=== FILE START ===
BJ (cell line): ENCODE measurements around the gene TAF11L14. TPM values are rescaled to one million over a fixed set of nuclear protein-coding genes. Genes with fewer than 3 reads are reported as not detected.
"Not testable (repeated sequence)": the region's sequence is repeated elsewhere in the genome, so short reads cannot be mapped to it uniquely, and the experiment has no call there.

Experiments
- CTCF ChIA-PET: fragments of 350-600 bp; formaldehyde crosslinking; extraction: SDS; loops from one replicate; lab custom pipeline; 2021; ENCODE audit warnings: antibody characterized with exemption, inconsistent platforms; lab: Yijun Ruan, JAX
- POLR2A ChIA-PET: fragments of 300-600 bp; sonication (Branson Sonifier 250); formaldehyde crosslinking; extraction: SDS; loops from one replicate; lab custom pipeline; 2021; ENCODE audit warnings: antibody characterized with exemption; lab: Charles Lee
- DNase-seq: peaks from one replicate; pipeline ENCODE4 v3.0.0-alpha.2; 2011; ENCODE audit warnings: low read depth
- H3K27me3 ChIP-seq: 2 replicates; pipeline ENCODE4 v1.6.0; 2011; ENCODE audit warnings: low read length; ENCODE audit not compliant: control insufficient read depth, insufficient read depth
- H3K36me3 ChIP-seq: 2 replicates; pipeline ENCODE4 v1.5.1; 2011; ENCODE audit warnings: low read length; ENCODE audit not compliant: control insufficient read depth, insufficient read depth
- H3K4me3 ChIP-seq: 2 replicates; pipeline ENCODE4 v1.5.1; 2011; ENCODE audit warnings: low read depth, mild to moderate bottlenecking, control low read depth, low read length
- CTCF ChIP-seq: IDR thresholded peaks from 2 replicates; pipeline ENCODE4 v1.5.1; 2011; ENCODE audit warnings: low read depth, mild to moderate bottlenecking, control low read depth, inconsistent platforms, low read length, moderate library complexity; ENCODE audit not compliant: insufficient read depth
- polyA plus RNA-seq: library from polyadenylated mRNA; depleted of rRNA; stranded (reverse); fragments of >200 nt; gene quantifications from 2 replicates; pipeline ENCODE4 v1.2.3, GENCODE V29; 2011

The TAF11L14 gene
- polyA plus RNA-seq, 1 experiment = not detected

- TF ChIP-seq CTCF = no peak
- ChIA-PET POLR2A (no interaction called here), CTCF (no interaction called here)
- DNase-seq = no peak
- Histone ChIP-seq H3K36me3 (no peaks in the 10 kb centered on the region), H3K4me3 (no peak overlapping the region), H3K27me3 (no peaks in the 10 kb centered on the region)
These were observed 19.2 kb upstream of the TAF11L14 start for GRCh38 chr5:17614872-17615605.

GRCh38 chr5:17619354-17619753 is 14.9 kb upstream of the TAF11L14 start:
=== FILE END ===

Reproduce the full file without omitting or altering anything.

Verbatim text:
BJ (cell line): ENCODE measurements around the gene TAF11L14. TPM values are rescaled to one million over a fixed set of nuclear protein-coding genes. Genes with fewer than 3 reads are reported as not detected.
"Not testable (repeated sequence)": the region's sequence is repeated elsewhere in the genome, so short reads cannot be mapped to it uniquely, and the experiment has no call there.

Experiments
- CTCF ChIA-PET: fragments of 350-600 bp; formaldehyde crosslinking; extraction: SDS; loops from one replicate; lab custom pipeline; 2021; ENCODE audit warnings: antibody characterized with exemption, inconsistent platforms; lab: Yijun Ruan, JAX
- POLR2A ChIA-PET: fragments of 300-600 bp; sonication (Branson Sonifier 250); formaldehyde crosslinking; extraction: SDS; loops from one replicate; lab custom pipeline; 2021; ENCODE audit warnings: antibody characterized with exemption; lab: Charles Lee
- DNase-seq: peaks from one replicate; pipeline ENCODE4 v3.0.0-alpha.2; 2011; ENCODE audit warnings: low read depth
- H3K27me3 ChIP-seq: 2 replicates; pipeline ENCODE4 v1.6.0; 2011; ENCODE audit warnings: low read length; ENCODE audit not compliant: control insufficient read depth, insufficient read depth
- H3K36me3 ChIP-seq: 2 replicates; pipeline ENCODE4 v1.5.1; 2011; ENCODE audit warnings: low read length; ENCODE audit not compliant: control insufficient read depth, insufficient read depth
- H3K4me3 ChIP-seq: 2 replicates; pipeline ENCODE4 v1.5.1; 2011; ENCODE audit warnings: low read depth, mild to moderate bottlenecking, control low read depth, low read length
- CTCF ChIP-seq: IDR thresholded peaks from 2 replicates; pipeline ENCODE4 v1.5.1; 2011; ENCODE audit warnings: low read depth, mild to moderate bottlenecking, control low read depth, inconsistent platforms, low read length, moderate library complexity; ENCODE audit not compliant: insufficient read depth
- polyA plus RNA-seq: library from polyadenylated mRNA; depleted of rRNA; stranded (reverse); fragments of >200 nt; gene quantifications from 2 replicates; pipeline ENCODE4 v1.2.3, GENCODE V29; 2011

The TAF11L14 gene
- polyA plus RNA-seq, 1 experiment = not detected

- TF ChIP-seq CTCF = no peak
- ChIA-PET POLR2A (no interaction called here), CTCF (no interaction called here)
- DNase-seq = no peak
- Histone ChIP-seq H3K36me3 (no peaks in the 10 kb centered on the region), H3K4me3 (no peak overlapping the region), H3K27me3 (no peaks in the 10 kb centered on the region)
These were observed 19.2 kb upstream of the TAF11L14 start for GRCh38 chr5:17614872-17615605.

GRCh38 chr5:17619354-17619753 is 14.9 kb upstream of the TAF11L14 start: